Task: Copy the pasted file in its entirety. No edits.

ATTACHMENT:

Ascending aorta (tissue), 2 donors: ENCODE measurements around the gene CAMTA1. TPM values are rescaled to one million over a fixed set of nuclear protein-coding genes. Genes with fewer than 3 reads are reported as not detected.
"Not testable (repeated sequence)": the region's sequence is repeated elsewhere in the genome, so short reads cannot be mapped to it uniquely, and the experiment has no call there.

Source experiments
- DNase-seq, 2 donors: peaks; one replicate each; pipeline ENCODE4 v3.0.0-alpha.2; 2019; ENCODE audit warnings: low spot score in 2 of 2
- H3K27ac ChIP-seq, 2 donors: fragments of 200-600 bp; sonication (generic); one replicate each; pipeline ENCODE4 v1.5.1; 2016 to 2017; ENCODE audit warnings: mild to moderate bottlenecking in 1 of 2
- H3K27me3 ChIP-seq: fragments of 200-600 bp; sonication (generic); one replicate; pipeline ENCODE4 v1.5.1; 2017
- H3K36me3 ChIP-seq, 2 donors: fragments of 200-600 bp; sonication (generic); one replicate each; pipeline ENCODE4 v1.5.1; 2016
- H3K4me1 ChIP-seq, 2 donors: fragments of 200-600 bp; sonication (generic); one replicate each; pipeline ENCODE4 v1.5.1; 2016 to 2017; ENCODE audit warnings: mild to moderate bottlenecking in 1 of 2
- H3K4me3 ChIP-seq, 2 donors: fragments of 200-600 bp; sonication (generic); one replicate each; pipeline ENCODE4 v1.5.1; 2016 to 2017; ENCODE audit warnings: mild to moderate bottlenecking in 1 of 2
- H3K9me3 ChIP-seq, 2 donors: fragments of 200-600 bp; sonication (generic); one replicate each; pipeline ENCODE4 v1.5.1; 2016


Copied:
Ascending aorta (tissue), 2 donors: ENCODE measurements around the gene CAMTA1. TPM values are rescaled to one million over a fixed set of nuclear protein-coding genes. Genes with fewer than 3 reads are reported as not detected.
"Not testable (repeated sequence)": the region's sequence is repeated elsewhere in the genome, so short reads cannot be mapped to it uniquely, and the experiment has no call there.

Source experiments
- DNase-seq, 2 donors: peaks; one replicate each; pipeline ENCODE4 v3.0.0-alpha.2; 2019; ENCODE audit warnings: low spot score in 2 of 2
- H3K27ac ChIP-seq, 2 donors: fragments of 200-600 bp; sonication (generic); one replicate each; pipeline ENCODE4 v1.5.1; 2016 to 2017; ENCODE audit warnings: mild to moderate bottlenecking in 1 of 2
- H3K27me3 ChIP-seq: fragments of 200-600 bp; sonication (generic); one replicate; pipeline ENCODE4 v1.5.1; 2017
- H3K36me3 ChIP-seq, 2 donors: fragments of 200-600 bp; sonication (generic); one replicate each; pipeline ENCODE4 v1.5.1; 2016
- H3K4me1 ChIP-seq, 2 donors: fragments of 200-600 bp; sonication (generic); one replicate each; pipeline ENCODE4 v1.5.1; 2016 to 2017; ENCODE audit warnings: mild to moderate bottlenecking in 1 of 2
- H3K4me3 ChIP-seq, 2 donors: fragments of 200-600 bp; sonication (generic); one replicate each; pipeline ENCODE4 v1.5.1; 2016 to 2017; ENCODE audit warnings: mild to moderate bottlenecking in 1 of 2
- H3K9me3 ChIP-seq, 2 donors: fragments of 200-600 bp; sonication (generic); one replicate each; pipeline ENCODE4 v1.5.1; 2016